Angi: That’s, that’s the ultimate dream for me. Like if I, if I could like write down, you know, what my dream for my future is, right. It would be to, you know, get a house, that, with a garage that opens onto the street, in a kind of central place, so people could get to it pretty easy and, you know, just do a bike co-op out of my garage.

And so that’s the ultimate dream. But you know, details pending. I don’t have a house. I don’t have all the tools. So. Who knows? I have a little bug in my heart that does want to go back to the Northeast US. So I think that’s will, that’ll be where I settled down for. Good, but who knows? I’m I’m not there right now, so.

Ana: So what makes co-ops so special, bike co-ops in particular?

Angi: It’s the community. And it’s also the fact that it helps people be more independent. Because that’s the goal, right? The goal of a co-op is for you to fix your own bike. And it’s equipping people with knowledge. And I think that’s like the sexiest thing is like any, anything that’s like teaching you, at no cost really?

Because, essentially, all of the bike co-ops I know have that as a priority, to either just be affordable or be at no cost for, for people, you know? So it’s like, Or, you know, it’s, donation-based, based pay what you can. So it’s a very accessible, and I think it’s like a really cool you know, it helps people get around free, right?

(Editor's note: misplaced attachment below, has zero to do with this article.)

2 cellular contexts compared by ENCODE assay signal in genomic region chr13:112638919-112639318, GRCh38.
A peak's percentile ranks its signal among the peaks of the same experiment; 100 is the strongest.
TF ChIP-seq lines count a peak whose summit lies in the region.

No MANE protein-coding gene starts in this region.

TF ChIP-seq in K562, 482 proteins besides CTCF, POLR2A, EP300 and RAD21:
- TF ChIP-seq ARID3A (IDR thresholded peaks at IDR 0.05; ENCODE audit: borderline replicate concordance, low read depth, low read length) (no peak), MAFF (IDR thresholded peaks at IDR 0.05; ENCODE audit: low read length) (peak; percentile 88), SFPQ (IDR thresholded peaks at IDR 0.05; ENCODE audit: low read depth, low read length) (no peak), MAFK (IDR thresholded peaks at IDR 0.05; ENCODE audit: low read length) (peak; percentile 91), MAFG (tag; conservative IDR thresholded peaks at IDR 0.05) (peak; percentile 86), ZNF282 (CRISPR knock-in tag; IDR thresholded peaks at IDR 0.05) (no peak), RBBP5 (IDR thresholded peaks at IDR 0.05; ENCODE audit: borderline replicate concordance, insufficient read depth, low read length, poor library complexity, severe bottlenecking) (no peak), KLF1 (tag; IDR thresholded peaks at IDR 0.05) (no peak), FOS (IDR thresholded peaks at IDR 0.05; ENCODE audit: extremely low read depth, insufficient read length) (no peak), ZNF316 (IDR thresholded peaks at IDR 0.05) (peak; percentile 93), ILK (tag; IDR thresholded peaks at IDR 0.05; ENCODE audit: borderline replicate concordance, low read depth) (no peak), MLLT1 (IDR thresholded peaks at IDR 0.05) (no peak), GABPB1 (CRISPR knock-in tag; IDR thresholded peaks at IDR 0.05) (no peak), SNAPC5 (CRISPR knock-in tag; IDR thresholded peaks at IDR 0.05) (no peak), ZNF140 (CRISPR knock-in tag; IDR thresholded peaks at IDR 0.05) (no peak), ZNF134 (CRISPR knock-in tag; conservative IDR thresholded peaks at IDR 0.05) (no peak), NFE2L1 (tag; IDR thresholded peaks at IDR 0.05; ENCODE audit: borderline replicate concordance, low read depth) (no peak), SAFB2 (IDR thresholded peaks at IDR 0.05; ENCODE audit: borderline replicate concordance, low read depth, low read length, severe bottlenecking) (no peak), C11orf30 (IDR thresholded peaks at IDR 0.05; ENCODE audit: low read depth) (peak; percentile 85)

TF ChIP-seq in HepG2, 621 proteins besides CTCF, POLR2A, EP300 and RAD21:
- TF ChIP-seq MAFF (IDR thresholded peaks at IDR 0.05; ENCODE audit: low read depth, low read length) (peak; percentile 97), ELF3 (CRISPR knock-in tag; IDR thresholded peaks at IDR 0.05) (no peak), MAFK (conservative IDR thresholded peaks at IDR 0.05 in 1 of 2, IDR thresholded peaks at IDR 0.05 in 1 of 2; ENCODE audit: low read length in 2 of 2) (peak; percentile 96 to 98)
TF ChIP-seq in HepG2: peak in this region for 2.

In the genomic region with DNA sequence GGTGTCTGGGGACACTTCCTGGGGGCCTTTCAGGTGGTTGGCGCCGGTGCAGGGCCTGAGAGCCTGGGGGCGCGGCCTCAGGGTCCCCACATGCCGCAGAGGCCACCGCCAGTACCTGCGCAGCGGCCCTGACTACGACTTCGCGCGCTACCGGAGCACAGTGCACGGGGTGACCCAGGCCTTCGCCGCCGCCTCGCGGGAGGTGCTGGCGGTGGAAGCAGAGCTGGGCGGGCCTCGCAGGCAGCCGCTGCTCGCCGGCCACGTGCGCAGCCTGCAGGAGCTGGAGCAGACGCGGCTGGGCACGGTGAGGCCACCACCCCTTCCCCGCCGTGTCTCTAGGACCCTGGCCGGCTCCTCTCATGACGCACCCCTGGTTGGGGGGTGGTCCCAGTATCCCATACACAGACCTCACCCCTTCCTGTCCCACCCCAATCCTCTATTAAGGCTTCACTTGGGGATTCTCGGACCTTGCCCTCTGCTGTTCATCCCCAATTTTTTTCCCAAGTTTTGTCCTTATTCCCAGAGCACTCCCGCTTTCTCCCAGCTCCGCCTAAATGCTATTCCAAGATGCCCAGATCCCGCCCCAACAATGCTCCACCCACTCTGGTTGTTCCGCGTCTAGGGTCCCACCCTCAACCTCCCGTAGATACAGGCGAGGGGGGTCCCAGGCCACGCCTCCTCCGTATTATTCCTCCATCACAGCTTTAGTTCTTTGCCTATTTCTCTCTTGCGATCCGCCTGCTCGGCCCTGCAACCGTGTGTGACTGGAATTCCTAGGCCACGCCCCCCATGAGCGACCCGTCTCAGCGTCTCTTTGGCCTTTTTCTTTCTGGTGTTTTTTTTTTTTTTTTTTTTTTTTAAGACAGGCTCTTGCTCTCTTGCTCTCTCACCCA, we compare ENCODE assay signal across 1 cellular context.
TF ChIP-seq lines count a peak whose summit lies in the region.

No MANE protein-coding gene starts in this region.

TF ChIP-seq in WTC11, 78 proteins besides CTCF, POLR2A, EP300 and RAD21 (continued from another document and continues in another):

They don’t have to pay a bike mechanic, they can just do it themselves. It provides the community of like really cool independent people. And yeah, it’s bad-ass you get to know a bunch of cool stuff.

Ana: Yeah, it does sound amazing. Before we close out the conversation, I’m curious if you have any advice for anyone who might be listening to this and they’re like, “well, you know what I want to get into that. I want to get into this bike co-op scene.” What advice do you have for them?

Angi: Yeah, look it up online. What, where’s your nearest bike co-op is? Look up bike co-op, bike collective or whatever in your language the equivalent is, in your city and check it out. Cause it’s cool.

Ana: it does sound very cool. You’re making me want to get back into biking.

Angi: I think that’s one of the, that’s one of the coolest things too about bike co-ops is like, you don’t even need to bike to do it. Cause I think I’ve met a couple of people. I’m like. You know, because I’m like the full steam, like I bike everywhere to get where I want to go and I fixed my own bike and I fix other people’s bikes and, you know, he’s just like, I’m all in it, but there’s people I’ve met who I’m like, Oh yeah.

Do you bike around the city? And they’re like, no, I don’t bike at all. I just like fixing bikes and I’m like, “Huh. Interesting.” But you know, that’s, that’s one of the cool things about it is just like, you know, being able to do this and learning and you know, like no matter who you are.

Ana: That sounds very sweet. Very, very open and very inspiring. Thank you for that.

Angi: Yeah, no problem.